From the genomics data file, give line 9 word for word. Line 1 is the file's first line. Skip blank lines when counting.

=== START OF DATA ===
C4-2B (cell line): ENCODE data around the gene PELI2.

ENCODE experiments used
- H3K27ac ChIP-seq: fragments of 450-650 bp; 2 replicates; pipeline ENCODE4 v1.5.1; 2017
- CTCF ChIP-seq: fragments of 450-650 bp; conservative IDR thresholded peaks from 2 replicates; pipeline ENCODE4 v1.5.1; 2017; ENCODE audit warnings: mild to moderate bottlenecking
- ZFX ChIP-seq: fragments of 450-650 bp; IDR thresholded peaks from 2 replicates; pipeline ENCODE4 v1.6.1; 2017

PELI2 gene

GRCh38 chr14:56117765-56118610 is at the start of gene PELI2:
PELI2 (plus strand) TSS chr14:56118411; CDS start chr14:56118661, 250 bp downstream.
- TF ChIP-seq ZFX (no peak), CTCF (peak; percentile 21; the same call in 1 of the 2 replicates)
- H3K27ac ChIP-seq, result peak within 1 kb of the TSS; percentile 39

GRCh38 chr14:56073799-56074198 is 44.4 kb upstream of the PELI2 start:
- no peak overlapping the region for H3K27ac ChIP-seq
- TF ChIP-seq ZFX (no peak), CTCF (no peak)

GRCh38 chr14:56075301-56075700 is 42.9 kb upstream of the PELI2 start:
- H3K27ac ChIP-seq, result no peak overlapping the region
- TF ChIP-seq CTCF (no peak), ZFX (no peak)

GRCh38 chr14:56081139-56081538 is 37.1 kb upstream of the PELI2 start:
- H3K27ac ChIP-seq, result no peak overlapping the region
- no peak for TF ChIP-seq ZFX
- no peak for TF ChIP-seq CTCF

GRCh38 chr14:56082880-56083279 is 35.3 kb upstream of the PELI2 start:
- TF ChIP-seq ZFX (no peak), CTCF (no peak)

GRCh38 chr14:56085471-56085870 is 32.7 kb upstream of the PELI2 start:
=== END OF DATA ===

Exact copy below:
- TF ChIP-seq ZFX (no peak), CTCF (peak; percentile 21; the same call in 1 of the 2 replicates)